SHEFFIELD -- A Planning Board member has come under fire for a private e-mail she wrote criticizing some residents over the controversial Dollar General project.
Residents have launched a recall effort against Planning Board member Maria Nation because of the e-mail, which targeted voters who opposed a measure to finance an appeal in State Land Court over the ongoing project. They have until Wednesday to collect the necessary signatures.
The petition cites the letter as evidence that Nation has not acted impartially as a Planning Board member.
But Nation, who apologized for the tone of the letter and said she understands why residents are upset, rejected the suggestion that she has not been impartial.
"If you look at my votes about 99 percent of the time the issues before the Planning Board have been unanimous," said Nation, who added, "If you look at my voting record, there is no way that I am biased."
Charlotte, N.C.-based Primax Properties has submitted an appeal in state Land Court over Sheffield's decision to block plans to build a Dollar General store on 660-680 N. Main St. Primax has asserted it is in compliance with town zoning bylaws. However, the Zoning Board of Appeals has blocked construction, citing zoning bylaw violations. The Planning Board has not been involved in the decision.
At a special town meeting Nov. 18, residents voted against spending $30,000 for the Land Court case and passed a non-binding resolution advising the town against using town funds in the case.
In the wake of that vote, Nation sent a private e-mail that voters "didn't respond to logic, reason, facts or information." A copy of that email was sent to a local publication, which published portions of it.
Sheffield resident Marie Massini pulled the petition after hearing from many residents upset about Nation's e-mail. Massini could not identify when Nation has shown bias, but she said "this e-mail makes me wonder whether she has been acting impartially and it opens up questions."
Massini conceded the petition is unlikely to receive the support of about 25 percent of voters, or about 567 votes, required for a recall vote. Signatures are being collected at a number of local businesses.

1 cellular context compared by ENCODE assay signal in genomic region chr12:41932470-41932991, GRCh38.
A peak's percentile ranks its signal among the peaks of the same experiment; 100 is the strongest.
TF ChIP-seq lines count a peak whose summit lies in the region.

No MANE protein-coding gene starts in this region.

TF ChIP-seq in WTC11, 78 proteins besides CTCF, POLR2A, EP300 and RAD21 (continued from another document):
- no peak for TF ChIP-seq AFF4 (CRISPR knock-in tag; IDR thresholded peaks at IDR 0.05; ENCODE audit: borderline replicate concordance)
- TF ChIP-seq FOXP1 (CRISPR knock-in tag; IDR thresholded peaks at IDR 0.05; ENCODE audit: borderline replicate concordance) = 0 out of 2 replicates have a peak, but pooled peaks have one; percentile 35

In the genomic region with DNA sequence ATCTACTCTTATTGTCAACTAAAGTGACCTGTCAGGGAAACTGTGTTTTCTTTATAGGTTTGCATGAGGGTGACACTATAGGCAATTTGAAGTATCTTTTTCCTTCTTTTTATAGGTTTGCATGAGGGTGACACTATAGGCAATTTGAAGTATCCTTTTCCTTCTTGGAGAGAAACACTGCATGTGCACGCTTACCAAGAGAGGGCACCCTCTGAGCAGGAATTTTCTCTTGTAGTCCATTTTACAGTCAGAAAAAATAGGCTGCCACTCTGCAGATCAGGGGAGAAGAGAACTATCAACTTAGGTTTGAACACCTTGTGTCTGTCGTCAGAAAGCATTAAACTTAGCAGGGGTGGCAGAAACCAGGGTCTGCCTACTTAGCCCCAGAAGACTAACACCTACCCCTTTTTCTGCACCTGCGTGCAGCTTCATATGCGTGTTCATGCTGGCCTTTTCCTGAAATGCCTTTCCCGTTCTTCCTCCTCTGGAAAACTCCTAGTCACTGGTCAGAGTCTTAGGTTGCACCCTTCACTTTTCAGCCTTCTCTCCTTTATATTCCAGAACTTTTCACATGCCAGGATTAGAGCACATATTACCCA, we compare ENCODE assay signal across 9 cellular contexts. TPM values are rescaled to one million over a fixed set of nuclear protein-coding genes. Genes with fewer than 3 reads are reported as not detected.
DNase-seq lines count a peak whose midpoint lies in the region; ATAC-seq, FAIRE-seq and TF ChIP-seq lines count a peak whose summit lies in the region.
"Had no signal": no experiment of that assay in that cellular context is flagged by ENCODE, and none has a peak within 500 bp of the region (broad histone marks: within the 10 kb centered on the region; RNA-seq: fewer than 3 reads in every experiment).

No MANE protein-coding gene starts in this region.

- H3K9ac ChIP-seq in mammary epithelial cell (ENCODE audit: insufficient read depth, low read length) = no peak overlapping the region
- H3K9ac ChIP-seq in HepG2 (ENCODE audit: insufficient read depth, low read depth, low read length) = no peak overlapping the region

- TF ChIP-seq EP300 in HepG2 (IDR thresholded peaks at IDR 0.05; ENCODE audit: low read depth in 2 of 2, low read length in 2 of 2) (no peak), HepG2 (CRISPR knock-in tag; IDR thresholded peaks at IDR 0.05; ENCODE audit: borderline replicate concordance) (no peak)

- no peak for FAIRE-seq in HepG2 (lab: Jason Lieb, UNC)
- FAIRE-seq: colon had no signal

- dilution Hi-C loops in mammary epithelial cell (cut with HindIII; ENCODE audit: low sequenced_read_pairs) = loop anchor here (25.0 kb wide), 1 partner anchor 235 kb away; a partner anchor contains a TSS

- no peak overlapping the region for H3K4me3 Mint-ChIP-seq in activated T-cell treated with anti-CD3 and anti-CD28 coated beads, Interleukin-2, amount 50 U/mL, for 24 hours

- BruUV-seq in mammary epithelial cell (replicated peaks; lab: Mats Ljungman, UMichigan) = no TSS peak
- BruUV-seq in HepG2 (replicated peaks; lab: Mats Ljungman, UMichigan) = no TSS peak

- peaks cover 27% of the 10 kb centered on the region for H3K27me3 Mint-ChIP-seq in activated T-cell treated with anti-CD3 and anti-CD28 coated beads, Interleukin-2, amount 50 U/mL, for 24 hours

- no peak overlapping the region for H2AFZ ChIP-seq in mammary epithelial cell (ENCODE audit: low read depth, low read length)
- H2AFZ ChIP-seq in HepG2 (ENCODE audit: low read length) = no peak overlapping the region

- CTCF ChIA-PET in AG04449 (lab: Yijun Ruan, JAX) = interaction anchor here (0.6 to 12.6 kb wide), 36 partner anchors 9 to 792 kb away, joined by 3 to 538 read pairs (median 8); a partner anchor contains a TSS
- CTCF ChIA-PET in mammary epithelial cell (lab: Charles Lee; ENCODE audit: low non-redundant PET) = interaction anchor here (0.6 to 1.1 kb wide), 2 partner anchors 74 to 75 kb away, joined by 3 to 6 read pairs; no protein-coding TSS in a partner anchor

"I think it's important that everyone listen to the town's people and treat them with respect," Massini said. "I felt this was very disrespectful."
While asserting she has the right to an opinion as a private citizen, Nation said she now realizes the tone was harsh after re-reading the email late last week.
She said she wrote the email to solicit feedback from friends about their thoughts.
"It was a question, it was an invitation to talk about what happened the day before," Nation said. "It was my off-the-cuff sense about what happened and what I can see now is [I was in a state of] frustration," she said.
Nation said there shouldn't be anything wrong with having a discussion about why residents voted against funding litigation. But the "pointed words" were never meant to be "derogatory or negative," she said.
She also regretted how the e-mail was written.
"The whole thing has gotten misunderstood and filled with a passion or hostility that never came from me," Nation said.
While Nation hasn't been approached personally about the e-mail, she has read e-mails and other correspondence from residents criticizing her, which has been hard.
"I was really upset, sad, and frustrated because no one was talking to me, but just writing about me," Nation said.
Nation is the latest town official to call for the town to reconcile the divide over the proposed construction of a Dollar General. Select Board members and the candidates running in the upcoming special town election, Martin Mitsoff and David Smith Jr., said healing the divide would be a priority.
"I feel terrible that there has been a misunderstanding, and I feel terrible ... that's the black and white thing people will remember when they think about me."
To reach John Sakata:
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On Twitter: @jsakata